Michael Matson – Wells Fargo Securities

Okay. And then the additional 17 patients, that analysis, was that due to a request from the FDA or you just decided to go ahead and do that because you were getting so many questions about it?

Larry Bullock

The latter is exactly correct. It was not due to any requests from the FDA at all or even a hint of a request, nothing. It was specifically due to the fact that after we filed the PMA, we felt like the time was appropriate to go ahead and do that sort of post talk type of analysis, just to put to the bed once and for all the speculation regarding what would have been the case had those 17 patients been included.

Michael Matson – Wells Fargo Securities

Okay. And then, obviously it is good news around the FDA inspections. Did these cover your manufacturing plans or not and are there going to be any additional inspections required post approval before you can launch the product?

Larry Bullock

This was specifically an audit on our clinical files and regulatory submissions, related to the pivotal clinical trial and our general quality systems as they relate to clinical and regulatory. It did not include specific manufacturing audits. Those will be scheduled prior to PMA approval, but a number of -- we're fortunate in that a number of our suppliers have already been audited by the FDA for GEM 21, so we know that they are at least from those last audits in compliance, but they will be probably for the most part audited again prior to this PMA approval.

Michael Matson – Wells Fargo Securities

All right. I guess my final question would just be on the European approval process. I didn't hear a whole lot about the timeline there, just wondering if you can provide an update.

Larry Bullock

For Augment?

Michael Matson – Wells Fargo Securities

Yeah. Sorry, sorry for Augment.

Larry Bullock

Yeah. We do still expect to file the four EU approval of Augment in the second half of this year. And we expect Augment in the second half of this year and we expect six to 12-month review process or probably nine to 12-month review process there.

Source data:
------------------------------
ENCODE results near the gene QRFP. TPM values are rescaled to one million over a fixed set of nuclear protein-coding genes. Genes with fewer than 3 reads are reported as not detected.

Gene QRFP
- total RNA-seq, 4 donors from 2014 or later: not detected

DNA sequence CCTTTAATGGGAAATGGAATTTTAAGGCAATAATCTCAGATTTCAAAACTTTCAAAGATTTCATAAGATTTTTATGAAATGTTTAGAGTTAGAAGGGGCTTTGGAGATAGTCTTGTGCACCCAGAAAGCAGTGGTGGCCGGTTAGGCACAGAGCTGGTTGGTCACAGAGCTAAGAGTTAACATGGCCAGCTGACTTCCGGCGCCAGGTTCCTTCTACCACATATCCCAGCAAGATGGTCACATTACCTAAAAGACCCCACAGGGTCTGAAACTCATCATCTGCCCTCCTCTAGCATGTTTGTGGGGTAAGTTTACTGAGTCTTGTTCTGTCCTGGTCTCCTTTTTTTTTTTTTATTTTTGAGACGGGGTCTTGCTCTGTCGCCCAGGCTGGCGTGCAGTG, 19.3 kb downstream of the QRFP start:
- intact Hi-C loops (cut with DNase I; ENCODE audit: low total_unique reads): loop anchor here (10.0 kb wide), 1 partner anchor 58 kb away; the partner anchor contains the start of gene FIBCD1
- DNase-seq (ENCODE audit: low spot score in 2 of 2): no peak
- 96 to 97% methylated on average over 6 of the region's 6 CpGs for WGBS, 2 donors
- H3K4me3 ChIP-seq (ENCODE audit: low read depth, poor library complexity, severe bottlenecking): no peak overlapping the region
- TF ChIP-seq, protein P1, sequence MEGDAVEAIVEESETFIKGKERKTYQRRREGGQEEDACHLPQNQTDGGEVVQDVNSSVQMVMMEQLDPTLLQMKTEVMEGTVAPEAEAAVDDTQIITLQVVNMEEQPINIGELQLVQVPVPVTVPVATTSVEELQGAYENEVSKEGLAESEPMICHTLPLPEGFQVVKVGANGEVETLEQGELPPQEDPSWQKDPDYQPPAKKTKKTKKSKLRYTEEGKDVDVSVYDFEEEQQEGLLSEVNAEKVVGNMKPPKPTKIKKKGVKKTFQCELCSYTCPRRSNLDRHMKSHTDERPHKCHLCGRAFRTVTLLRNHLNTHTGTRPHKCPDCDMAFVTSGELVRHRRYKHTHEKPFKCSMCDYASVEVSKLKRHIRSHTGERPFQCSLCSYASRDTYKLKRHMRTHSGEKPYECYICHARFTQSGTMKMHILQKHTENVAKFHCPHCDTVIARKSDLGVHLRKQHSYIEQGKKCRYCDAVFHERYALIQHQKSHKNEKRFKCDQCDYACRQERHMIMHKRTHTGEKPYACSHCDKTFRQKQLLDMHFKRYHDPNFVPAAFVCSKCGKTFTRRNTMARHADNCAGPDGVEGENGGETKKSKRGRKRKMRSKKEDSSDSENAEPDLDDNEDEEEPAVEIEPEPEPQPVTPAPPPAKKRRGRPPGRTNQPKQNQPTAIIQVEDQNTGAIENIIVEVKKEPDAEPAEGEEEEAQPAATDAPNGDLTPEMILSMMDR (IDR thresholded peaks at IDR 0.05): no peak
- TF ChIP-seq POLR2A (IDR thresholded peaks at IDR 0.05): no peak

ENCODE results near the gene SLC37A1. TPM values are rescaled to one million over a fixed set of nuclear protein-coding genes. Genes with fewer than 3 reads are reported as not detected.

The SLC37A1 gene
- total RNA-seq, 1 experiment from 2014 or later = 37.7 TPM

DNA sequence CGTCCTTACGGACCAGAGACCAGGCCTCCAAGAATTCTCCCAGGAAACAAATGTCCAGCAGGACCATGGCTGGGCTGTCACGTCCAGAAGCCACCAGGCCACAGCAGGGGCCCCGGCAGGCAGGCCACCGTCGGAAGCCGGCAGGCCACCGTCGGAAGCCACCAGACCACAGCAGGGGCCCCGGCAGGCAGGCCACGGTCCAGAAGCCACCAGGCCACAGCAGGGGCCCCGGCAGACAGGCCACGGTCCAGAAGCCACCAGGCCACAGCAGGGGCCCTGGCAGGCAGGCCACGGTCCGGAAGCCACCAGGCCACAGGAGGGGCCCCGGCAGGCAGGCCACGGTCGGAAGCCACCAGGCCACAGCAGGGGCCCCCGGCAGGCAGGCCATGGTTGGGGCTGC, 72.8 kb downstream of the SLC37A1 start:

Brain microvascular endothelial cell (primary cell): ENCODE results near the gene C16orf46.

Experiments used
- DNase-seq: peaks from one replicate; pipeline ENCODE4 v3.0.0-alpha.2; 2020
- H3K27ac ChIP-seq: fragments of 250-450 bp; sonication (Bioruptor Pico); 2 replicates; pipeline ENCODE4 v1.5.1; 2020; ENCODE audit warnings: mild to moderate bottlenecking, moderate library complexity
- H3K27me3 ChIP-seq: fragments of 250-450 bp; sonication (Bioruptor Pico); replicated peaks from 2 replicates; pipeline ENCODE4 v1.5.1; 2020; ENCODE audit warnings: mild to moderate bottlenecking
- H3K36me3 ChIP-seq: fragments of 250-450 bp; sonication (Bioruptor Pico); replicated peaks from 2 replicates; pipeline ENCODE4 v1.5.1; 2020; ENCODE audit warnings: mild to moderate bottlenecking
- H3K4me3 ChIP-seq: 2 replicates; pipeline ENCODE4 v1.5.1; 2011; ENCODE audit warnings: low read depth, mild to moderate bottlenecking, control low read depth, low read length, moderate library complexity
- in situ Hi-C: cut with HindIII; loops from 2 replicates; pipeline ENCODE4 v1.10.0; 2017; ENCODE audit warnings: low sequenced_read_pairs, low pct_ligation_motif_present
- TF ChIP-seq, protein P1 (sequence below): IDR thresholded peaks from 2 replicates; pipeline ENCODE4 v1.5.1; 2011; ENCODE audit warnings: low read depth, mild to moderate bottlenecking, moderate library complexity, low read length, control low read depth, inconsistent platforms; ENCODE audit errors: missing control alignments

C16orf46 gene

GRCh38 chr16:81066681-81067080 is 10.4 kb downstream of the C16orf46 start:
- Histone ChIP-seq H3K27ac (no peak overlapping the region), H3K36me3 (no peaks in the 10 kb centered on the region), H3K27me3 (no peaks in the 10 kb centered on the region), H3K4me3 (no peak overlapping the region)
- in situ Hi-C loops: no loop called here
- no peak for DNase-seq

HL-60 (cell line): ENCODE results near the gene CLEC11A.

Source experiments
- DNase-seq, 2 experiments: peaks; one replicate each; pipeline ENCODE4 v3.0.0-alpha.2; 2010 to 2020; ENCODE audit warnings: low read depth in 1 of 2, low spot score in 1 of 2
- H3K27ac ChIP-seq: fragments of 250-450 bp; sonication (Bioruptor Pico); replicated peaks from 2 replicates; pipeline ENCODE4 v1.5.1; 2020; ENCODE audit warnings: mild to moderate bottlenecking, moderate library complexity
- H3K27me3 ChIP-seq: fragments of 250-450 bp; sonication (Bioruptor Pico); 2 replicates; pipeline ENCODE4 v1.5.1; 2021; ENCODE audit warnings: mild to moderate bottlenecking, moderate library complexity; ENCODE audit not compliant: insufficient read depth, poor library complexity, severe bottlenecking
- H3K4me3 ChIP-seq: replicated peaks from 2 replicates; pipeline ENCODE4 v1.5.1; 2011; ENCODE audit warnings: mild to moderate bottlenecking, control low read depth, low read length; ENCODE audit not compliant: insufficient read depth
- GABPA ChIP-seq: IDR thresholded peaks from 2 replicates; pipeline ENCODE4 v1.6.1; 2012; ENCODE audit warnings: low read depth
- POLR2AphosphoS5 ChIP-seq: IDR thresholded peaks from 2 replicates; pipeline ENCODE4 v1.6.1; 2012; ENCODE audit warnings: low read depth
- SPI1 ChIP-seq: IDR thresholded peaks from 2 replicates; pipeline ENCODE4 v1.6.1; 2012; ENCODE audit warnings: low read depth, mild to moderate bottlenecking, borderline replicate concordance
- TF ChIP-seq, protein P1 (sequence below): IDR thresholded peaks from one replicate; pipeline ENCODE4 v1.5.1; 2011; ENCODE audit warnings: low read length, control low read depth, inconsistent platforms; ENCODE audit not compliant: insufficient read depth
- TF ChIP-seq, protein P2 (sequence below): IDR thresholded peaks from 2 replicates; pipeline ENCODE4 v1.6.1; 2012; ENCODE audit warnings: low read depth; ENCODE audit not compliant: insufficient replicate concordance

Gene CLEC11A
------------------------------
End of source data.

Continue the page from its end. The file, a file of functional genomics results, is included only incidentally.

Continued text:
Michael Matson – Wells Fargo Securities

Okay. That's all I have. Thank you.

Larry Bullock

Okay. Thank you, Mike.

Operator

Thank you. The next question comes from Imron Zafar with Deutsche Bank.

Imron Zafar – Deutsche Bank

Good afternoon. Thanks for taking my question. I want to focus my questions on this RFD process. Can you just elaborate a little bit more on what the application involves, in other words what criteria they're looking at in terms of designation of drug or device?

Sam Lynch

Yes. It is a formal process where by the company submits a formal request for designation. In other words, we request that the agency specifically review the combination product and officially designate, whether it is a medical device or a drug and who the primary review branch should be such as CDRH of the devices group. Their review, the office of combination products at the agency reviews our submission then and makes a determination primarily based upon what they and the company believe to be the primary mode of action, so which component, whether the device component or the biologic or drug component contributes the primary mode of action.

We went through -- this is nothing, to some extent it's nothing new. We have gone through similar discussions for GEM 21S and for Augment previously. We had believed and then discussions with the agency, felt like they believed that because we had already gone through this process twice that we did not need to go through it again for Augment Injectable. But again we're told recently about a policy within the FDA that whereby they're basically requiring all RFDs on all combination products. So we just felt like it was important if you will to check that box and do this process now just to take away any level of uncertainty before we started the U.S, portion of the pivotal trial.

Imron Zafar – Deutsche Bank

Okay. And then in the event that FDA designates it as a drug, how then would this impact the clinical trial work requirements versus your current plan, in terms of patients, end points, number of trials? I would assume there would be a pretty big change in what the requirements of drug approval versus the device approval. Do you have a plan B and what is that plan B?

Sam Lynch

Right. Well, the first thing we of course want to do in that case would be to meet with the reviewers and the center for drugs that would be responsible for the clinical review. Again, I would just emphasize, Imron that we are and we get reviewed by the drug's reviewers as part of the combination products review. So it is not like we don't already get a very rigorous review of the CMC section of our filings, so that would be nothing new. What would be new is review by the clinical people and the drug's group and so we would want to meet with them just as we met with the device folks and make sure that we are on the same page on the clinical design. I would say that we believe that the design that we have is rigorous and would certainly be on par with the quality of a pivotal clinical trial that the drugs people would expect. That being said, clearly drugs has a tradition of wanting two pivotal clinical trials, so it could mean that there might be a need for a second pivotal clinical trial, for ,again, we're just talking Augment Injectable now.